Silverfox From United Kingdom, joined Mar 2001, 1060 posts, RR: 0 Posted (12 years 3 months 4 weeks 19 hours ago) and read 3153 times:
reason for asking is that i intend using them for an internal airpass this October.
If the go belly up how do i claim for the flights i have booked, insurance... another carrier... or is it just tough?
GEG2RAP From United States of America, joined Sep 2003, 863 posts, RR: 0
Reply 1, posted (12 years 3 months 4 weeks 19 hours ago) and read 3128 times:
Silver fox, if they go belly up other airlines usually will offer your STANDBY on the same route same day, but if the flights are full you could be out of luck, but usually the airlines are really good to you so you chose to fly them next time.
They should still be around this october, unless something drastic happens, next october is a different story
MidnightMike From United States of America, joined Mar 2003, 2892 posts, RR: 13
Reply 2, posted (12 years 3 months 4 weeks 19 hours ago) and read 3127 times:
If it is a mileage pass, well then, you just simply lost the pass. If it is a paid ticket, I believe that you can send in a claim, it will take a while & I am unsure as to how much money you will get back. The morale of the story, use the ticket now, before you lose out.
Flashmeister From United States of America, joined Apr 2000, 2939 posts, RR: 6
Reply 4, posted (12 years 3 months 4 weeks 18 hours ago) and read 3034 times:
Other carriers usually are pretty accomodating in these circumstances, and at least in the US, there are newer laws which compel them to help you, but they can charge a small fee, if I recall correctly.
Even if you're stranded abroad, someone else, either a US carrier or BA/VS, will probably help out, since goodwill is itself a great marketing tool (unless, of course, you're UA, but that's a different thread.)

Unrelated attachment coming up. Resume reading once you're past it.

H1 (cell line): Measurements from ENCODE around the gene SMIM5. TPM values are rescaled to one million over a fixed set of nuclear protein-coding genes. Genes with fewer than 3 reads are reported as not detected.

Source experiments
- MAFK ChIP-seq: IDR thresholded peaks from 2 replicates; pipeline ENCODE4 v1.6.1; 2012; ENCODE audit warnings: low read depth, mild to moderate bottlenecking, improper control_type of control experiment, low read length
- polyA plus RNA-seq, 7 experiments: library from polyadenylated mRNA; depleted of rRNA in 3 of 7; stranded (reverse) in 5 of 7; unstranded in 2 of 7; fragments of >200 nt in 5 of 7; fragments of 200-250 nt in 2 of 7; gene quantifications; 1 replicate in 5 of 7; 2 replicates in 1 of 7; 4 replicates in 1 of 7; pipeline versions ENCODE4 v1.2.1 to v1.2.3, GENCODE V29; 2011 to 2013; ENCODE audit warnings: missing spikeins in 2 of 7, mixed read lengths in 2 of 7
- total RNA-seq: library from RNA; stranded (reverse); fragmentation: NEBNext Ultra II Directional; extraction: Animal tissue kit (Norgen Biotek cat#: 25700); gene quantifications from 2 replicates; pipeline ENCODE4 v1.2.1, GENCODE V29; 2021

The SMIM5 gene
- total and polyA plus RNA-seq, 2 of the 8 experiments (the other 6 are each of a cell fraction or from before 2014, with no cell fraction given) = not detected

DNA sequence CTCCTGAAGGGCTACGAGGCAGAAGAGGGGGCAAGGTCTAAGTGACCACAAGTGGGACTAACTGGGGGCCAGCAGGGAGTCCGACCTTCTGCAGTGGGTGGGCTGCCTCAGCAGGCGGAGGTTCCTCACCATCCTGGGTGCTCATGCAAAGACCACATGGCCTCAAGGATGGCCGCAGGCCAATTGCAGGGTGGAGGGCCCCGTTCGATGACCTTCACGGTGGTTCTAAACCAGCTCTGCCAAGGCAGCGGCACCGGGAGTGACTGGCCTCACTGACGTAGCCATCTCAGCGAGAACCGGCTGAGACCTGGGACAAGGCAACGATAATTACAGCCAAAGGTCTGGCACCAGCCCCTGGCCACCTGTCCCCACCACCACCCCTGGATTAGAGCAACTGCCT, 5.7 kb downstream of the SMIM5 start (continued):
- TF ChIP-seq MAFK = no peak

EA CO AS From United States of America, joined Nov 2001, 15347 posts, RR: 60
Reply 7, posted (12 years 3 months 3 weeks 5 days 18 hours ago) and read 2770 times:
Section 145 of the Aviation and Transportation Security Act is the law that required carriers to honor (for a small service fee) standby travel of customers holding tickets of customers affected by an air carrier's cessation of service.
There is a little known sunset clause in the legislation that frees all carriers from this obligation 18 months after the enactment of the act.
So if US goes under, no one is obligated to carry you, standby or otherwise.
SEC. 145 AIR CARRIERS REQUIRED TO HONOR TICKETS FOR SUSPENDED SERVICE
(a) In General - Each air carrier that provides scheduled air transportation on a route shall provide, to the extent practicable, air transportation to passengers ticketed for air transportation on that route by any other air carrier that suspends, interrupts, or discontinues air passenger service on the route by reason of insolvency or bankruptcy of the other air carrier.
(b) Passenger Obligation - An air carrier is not required to provide air transportation under subsection (a) to a passenger unless that passenger makes alternative arrangements with the air carrier for such transportation within 60 days after the date on which that passenger's air transportation was suspended, interrupted, or discontinued (without regard to the originally scheduled travel date on the ticket).
(c) Sunset - This section does not apply to air transportation the suspension, interruption, or discontinuance of which occurs more than 18 months after the date of the enactment of this Act.
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